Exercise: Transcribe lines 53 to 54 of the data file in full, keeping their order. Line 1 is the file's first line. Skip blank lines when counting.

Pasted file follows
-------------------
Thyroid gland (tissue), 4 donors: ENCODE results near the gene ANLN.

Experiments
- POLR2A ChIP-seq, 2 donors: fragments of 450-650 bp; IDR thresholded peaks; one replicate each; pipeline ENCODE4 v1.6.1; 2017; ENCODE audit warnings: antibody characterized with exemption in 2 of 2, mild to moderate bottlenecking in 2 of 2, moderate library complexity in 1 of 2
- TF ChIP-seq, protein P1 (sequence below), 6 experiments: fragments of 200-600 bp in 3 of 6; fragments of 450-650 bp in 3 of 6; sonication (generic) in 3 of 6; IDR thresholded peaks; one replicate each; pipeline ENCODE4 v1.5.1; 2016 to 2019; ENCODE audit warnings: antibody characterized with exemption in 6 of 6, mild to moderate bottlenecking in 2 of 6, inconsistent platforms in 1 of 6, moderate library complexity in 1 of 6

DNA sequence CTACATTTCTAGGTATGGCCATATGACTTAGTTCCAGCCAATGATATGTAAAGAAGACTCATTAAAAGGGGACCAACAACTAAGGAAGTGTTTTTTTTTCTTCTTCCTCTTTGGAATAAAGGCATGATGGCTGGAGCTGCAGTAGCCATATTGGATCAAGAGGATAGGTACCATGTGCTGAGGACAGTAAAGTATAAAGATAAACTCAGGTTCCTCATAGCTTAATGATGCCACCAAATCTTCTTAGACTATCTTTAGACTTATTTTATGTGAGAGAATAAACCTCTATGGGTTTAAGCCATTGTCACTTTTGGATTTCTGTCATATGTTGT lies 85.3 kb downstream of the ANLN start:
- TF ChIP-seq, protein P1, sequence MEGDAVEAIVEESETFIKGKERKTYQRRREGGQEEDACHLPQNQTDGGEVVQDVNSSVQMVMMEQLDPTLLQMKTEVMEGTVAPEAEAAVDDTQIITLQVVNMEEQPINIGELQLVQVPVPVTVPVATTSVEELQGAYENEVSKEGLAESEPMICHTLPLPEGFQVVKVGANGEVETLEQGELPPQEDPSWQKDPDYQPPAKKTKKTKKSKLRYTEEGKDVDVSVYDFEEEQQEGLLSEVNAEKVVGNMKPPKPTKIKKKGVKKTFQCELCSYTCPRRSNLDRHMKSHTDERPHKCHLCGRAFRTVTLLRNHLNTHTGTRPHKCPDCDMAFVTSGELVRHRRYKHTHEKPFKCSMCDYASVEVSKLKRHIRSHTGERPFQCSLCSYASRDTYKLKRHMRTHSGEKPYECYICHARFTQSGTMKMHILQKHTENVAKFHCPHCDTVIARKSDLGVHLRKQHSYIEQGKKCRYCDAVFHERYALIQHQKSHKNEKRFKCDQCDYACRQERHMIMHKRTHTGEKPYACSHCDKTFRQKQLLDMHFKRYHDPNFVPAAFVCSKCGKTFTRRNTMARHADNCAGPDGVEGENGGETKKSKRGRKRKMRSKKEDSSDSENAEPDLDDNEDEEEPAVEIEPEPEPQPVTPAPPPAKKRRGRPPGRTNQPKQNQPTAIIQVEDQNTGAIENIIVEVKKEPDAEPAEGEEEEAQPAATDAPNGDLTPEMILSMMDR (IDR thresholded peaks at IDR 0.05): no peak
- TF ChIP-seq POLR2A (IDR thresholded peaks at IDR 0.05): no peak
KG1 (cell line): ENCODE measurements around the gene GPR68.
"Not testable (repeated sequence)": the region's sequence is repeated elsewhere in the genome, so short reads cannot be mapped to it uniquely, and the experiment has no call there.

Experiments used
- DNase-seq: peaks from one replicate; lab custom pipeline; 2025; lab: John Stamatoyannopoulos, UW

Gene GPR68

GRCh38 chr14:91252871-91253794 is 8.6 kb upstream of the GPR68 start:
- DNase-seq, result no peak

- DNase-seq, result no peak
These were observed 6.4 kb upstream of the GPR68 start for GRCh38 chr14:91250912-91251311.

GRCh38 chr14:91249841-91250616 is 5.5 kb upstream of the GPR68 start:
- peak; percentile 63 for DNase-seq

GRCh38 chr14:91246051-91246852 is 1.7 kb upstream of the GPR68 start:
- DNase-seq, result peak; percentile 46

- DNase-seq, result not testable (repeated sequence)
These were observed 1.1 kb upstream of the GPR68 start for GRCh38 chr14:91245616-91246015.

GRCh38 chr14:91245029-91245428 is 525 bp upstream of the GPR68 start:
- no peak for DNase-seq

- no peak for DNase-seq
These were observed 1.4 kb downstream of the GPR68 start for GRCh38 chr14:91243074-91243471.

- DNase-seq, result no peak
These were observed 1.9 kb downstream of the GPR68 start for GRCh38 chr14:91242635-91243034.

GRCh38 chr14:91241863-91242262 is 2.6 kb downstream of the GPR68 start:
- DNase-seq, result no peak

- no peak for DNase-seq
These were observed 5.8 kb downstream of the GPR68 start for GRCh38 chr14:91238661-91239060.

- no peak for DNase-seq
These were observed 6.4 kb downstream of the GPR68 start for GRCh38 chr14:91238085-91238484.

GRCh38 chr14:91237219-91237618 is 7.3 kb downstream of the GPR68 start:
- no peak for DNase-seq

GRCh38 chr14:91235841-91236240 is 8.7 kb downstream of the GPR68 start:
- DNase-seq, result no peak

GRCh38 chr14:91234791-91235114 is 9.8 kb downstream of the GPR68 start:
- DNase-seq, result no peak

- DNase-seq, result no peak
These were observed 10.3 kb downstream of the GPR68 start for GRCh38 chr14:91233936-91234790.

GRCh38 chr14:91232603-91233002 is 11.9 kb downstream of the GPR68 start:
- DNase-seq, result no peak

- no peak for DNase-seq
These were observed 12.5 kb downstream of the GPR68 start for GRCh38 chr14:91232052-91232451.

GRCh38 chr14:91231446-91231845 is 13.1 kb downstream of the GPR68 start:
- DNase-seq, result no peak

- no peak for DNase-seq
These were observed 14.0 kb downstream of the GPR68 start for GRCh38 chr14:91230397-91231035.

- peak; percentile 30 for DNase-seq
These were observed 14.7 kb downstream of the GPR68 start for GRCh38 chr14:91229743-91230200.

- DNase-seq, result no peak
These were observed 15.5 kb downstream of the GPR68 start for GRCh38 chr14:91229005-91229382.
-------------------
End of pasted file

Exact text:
- DNase-seq, result no peak
These were observed 15.5 kb downstream of the GPR68 start for GRCh38 chr14:91229005-91229382.